If you're having problems with your feet, you're likely to start by seeing your primary care doctor. Your primary care doctor may refer you to a foot specialist (podiatrist or orthopedic foot specialist).
What you can do
To make the most of your time with your doctor, prepare a list of questions before your visit. Your questions might include:
- What's causing my foot problems?
- Is this condition likely to be temporary or permanent?
- What treatment approach do you recommend?
- Am I a candidate for surgery? Why or why not?
- Are there any additional self-care steps that might help?
Don't hesitate to ask any other questions.
What to expect from your doctor
Some questions your doctor might ask of you include:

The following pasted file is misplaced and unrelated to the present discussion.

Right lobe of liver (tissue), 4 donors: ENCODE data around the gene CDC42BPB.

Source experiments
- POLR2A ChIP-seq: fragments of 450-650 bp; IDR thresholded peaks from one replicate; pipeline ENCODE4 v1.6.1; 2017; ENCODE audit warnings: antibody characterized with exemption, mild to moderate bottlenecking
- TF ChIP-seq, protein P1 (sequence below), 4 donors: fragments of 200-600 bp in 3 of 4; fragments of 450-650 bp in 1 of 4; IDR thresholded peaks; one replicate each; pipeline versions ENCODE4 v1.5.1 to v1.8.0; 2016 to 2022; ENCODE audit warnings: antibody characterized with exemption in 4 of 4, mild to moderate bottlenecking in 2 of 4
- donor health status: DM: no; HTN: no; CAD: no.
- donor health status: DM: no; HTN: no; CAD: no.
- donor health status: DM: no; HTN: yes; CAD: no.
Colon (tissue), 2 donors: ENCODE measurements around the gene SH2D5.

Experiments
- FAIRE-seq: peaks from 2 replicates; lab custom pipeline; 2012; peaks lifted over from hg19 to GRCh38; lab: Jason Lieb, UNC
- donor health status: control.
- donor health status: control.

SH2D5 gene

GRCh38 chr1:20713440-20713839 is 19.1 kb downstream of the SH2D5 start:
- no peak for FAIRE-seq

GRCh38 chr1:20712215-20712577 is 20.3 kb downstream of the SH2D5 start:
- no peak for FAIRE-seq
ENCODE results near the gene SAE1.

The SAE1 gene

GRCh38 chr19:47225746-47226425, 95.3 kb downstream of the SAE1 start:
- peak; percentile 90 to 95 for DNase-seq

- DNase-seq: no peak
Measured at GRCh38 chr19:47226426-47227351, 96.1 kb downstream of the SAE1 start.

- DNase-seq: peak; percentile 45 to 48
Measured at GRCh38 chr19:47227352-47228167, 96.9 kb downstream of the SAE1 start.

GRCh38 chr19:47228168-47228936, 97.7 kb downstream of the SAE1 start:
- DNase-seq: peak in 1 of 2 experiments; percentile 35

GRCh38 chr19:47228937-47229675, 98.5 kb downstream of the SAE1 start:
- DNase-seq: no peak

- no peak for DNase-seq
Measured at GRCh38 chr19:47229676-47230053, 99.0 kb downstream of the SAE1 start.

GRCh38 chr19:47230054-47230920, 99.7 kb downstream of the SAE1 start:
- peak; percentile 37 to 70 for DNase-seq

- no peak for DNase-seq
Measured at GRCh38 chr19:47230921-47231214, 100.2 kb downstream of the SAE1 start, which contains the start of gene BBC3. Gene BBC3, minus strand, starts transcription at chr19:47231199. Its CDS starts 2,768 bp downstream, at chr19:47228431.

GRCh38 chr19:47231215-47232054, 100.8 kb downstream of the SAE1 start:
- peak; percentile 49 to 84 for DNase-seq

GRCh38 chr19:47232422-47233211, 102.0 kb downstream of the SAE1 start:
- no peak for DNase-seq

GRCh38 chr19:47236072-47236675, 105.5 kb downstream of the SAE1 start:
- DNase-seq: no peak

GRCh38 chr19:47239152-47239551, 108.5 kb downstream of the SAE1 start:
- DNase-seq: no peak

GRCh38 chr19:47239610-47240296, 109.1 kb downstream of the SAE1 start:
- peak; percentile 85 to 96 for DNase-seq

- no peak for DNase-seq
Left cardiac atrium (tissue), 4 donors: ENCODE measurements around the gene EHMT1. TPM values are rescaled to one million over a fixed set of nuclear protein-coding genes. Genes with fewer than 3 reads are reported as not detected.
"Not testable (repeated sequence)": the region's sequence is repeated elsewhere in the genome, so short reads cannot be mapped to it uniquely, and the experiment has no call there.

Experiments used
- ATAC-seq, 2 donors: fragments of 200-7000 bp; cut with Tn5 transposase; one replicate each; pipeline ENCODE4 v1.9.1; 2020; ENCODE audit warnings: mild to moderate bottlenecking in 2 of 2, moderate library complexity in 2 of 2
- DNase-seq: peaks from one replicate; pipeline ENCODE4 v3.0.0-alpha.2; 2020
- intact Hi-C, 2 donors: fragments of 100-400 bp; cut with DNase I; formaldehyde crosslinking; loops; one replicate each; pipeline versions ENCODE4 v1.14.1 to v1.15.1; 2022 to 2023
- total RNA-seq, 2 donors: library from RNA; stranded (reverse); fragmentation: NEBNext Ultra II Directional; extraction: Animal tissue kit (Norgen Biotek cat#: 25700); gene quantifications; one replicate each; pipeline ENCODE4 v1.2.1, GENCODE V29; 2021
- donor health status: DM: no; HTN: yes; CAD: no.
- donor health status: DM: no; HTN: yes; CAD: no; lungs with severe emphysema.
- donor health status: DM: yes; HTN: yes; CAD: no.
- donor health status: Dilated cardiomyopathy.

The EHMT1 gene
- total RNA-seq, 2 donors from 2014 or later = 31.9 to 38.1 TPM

Feb. 11, 2014
- When did you begin having foot problems?
- How much pain do you have in your foot?
- Where is the pain?
- What, if anything, seems to improve your symptoms?
- What, if anything, appears to worsen your symptoms?
- What type of shoes do you wear?
- Bunions. American Academy of Orthopaedic Surgeons. http://orthoinfo.aaos.org/topic.cfm?topic=A00155. Accessed Sept. 1, 2013.
- Bunions. American College of Foot and Ankle Surgeons. http://www.foothealthfacts.org/footankleinfo/bunions.htm. Accessed Sept. 1, 2013.
- Ferrari J. Hallux valgus deformity (bunion). http://www.uptodate.com/home. Accessed Sept. 1, 2013.
- Usatine RP, et al. The Color Atlas of Family Medicine. New York, N.Y.: The McGraw-Hill Companies; 2009. http://www.accessmedicine.com/content.aspx?aID=8210081. Accessed Sept. 2, 2013.